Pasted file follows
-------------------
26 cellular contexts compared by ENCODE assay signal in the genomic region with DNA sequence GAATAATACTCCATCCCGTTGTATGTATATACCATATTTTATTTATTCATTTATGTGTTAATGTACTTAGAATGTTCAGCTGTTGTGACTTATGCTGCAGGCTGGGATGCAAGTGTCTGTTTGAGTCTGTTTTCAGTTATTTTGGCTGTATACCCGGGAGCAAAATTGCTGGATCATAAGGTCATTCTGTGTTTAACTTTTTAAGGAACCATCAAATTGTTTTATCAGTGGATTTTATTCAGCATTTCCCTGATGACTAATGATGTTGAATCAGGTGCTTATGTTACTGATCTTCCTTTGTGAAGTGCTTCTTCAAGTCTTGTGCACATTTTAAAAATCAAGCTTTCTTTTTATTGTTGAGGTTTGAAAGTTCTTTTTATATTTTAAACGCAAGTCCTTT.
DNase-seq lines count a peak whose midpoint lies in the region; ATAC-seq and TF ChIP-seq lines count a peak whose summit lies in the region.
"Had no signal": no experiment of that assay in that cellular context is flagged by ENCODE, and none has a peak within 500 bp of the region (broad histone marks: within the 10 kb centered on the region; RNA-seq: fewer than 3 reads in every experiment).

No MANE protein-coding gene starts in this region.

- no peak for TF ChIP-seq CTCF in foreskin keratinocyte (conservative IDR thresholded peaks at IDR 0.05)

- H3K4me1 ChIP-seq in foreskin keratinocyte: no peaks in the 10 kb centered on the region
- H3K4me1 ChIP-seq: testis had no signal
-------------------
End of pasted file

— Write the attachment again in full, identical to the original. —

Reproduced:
26 cellular contexts compared by ENCODE assay signal in the genomic region with DNA sequence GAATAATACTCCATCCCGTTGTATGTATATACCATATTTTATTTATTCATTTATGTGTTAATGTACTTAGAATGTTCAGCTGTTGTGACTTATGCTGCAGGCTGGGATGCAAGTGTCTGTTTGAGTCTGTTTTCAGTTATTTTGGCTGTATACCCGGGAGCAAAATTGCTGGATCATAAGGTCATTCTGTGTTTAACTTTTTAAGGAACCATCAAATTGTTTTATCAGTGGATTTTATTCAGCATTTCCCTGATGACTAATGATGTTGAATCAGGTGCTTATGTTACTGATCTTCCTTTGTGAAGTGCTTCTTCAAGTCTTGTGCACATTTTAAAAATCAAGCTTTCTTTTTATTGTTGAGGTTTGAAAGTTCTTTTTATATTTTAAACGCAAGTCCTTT.
DNase-seq lines count a peak whose midpoint lies in the region; ATAC-seq and TF ChIP-seq lines count a peak whose summit lies in the region.
"Had no signal": no experiment of that assay in that cellular context is flagged by ENCODE, and none has a peak within 500 bp of the region (broad histone marks: within the 10 kb centered on the region; RNA-seq: fewer than 3 reads in every experiment).

No MANE protein-coding gene starts in this region.

- no peak for TF ChIP-seq CTCF in foreskin keratinocyte (conservative IDR thresholded peaks at IDR 0.05)

- H3K4me1 ChIP-seq in foreskin keratinocyte: no peaks in the 10 kb centered on the region
- H3K4me1 ChIP-seq: testis had no signal